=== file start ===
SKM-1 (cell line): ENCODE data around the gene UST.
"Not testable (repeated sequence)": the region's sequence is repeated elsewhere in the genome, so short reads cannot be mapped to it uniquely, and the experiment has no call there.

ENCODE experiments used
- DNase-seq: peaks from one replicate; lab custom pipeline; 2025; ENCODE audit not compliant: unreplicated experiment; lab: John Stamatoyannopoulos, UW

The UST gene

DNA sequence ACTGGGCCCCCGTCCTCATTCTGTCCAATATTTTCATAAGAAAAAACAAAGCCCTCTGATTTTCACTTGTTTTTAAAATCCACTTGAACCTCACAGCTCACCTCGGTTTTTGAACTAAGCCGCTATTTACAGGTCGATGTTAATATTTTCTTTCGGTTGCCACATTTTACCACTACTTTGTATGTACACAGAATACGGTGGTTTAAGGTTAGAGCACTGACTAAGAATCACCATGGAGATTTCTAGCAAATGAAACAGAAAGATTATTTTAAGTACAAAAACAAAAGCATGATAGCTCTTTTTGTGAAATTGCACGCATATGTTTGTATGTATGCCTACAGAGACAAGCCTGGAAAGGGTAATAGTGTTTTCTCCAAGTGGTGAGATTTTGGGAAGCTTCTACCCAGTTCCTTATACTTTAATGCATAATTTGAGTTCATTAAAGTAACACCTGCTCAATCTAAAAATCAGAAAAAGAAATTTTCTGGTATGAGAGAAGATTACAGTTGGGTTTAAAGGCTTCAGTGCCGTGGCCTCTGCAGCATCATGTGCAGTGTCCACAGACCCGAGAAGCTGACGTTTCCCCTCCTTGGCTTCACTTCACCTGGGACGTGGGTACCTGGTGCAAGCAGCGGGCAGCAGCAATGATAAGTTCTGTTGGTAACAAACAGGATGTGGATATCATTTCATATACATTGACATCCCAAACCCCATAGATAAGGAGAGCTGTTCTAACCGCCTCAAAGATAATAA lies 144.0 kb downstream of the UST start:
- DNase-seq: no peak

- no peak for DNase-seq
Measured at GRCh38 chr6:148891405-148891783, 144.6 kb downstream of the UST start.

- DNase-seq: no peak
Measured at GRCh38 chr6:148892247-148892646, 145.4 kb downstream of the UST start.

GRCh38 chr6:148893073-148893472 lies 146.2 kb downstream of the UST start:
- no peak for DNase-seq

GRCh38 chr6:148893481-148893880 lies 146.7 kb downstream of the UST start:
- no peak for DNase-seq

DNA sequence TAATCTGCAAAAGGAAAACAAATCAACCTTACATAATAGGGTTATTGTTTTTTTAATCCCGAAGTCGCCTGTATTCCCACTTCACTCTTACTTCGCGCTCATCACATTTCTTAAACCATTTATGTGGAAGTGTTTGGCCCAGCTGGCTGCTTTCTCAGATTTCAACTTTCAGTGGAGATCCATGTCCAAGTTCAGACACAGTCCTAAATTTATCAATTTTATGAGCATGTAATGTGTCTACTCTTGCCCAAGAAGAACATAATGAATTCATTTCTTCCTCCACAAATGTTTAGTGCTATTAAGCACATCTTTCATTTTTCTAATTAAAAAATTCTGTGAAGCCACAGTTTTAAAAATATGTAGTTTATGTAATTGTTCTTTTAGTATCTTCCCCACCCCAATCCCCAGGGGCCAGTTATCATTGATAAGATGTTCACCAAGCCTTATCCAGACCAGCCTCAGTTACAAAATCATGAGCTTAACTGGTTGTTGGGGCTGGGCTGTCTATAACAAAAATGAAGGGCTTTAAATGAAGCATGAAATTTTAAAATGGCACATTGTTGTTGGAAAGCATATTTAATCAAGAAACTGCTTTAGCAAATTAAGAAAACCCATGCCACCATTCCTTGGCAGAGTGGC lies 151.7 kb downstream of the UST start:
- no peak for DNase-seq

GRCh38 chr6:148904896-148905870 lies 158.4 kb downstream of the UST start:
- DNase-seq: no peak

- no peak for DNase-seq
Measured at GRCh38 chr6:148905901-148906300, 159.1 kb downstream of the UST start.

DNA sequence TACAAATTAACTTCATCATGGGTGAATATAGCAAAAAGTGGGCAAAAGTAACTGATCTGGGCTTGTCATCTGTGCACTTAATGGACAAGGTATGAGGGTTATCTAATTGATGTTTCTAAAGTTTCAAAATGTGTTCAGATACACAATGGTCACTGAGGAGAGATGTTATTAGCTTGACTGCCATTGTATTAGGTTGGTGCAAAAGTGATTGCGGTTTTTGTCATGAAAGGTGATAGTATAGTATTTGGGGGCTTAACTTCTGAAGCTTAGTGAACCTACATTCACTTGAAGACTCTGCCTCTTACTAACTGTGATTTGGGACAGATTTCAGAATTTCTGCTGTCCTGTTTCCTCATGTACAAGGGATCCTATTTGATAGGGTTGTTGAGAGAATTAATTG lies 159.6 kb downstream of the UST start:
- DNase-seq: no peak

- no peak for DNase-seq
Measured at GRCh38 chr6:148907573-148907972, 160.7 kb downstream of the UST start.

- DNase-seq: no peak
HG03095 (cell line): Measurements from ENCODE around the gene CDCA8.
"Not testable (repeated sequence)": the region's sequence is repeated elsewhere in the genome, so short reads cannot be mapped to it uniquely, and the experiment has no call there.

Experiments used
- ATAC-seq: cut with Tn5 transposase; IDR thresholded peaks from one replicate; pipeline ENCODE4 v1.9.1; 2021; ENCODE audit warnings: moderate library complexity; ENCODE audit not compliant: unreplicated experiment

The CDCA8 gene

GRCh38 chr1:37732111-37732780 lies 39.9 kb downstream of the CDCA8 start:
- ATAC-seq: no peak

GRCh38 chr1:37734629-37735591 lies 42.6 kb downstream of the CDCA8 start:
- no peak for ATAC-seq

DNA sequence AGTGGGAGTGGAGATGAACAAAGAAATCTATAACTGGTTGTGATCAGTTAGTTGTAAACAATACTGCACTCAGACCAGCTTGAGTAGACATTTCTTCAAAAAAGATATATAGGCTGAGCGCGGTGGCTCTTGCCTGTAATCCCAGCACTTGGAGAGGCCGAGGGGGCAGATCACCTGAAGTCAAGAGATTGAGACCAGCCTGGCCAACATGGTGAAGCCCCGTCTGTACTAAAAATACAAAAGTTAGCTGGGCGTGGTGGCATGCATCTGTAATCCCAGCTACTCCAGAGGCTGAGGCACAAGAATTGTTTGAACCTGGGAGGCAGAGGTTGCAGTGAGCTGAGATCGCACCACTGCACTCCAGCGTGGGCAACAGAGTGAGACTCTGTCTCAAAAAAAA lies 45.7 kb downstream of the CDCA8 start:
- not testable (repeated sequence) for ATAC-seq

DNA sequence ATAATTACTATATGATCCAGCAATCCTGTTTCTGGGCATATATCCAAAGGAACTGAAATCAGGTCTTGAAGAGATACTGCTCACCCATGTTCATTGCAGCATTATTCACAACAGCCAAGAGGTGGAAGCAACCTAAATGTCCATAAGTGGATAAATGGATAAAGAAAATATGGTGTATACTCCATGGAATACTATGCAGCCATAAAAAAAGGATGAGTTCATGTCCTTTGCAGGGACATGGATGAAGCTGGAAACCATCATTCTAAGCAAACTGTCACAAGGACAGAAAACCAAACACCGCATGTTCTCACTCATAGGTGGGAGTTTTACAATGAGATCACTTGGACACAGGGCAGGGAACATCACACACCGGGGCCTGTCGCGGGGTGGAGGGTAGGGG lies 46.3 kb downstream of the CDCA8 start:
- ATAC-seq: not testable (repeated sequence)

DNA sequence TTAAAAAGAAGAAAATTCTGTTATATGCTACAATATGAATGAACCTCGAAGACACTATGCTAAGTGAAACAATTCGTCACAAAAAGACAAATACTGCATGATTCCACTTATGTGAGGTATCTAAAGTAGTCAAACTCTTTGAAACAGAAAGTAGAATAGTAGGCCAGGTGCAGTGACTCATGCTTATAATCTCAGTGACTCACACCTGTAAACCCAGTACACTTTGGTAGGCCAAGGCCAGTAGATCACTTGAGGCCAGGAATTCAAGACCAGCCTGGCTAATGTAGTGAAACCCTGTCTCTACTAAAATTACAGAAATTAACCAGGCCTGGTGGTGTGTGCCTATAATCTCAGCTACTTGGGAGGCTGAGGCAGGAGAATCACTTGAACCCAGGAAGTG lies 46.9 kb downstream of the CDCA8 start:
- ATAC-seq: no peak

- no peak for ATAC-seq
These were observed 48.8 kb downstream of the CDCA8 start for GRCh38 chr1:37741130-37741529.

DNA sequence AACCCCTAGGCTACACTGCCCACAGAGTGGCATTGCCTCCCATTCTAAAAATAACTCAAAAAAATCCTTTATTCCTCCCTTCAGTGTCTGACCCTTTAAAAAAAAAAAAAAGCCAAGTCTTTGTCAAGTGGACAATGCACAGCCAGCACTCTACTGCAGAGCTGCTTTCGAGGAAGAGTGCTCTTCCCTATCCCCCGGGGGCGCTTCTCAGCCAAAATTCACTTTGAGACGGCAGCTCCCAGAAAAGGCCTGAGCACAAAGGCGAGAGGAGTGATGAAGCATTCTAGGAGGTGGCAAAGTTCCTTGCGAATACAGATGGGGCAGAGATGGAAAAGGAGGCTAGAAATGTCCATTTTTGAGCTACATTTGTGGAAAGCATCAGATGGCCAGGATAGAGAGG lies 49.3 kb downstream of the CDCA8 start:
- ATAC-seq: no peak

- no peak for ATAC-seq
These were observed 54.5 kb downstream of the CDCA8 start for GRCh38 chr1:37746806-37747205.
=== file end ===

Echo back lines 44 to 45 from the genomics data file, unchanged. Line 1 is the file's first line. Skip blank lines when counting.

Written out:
DNA sequence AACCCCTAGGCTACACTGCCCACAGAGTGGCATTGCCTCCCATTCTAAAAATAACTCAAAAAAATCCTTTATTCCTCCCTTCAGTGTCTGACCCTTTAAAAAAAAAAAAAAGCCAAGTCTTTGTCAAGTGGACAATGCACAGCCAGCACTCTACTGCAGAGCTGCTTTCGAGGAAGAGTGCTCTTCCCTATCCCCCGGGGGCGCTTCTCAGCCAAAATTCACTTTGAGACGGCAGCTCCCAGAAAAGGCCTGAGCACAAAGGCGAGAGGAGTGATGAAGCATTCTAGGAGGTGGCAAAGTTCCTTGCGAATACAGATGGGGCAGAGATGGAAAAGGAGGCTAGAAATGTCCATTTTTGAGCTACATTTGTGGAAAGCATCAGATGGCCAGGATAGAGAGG lies 49.3 kb downstream of the CDCA8 start:
- ATAC-seq: no peak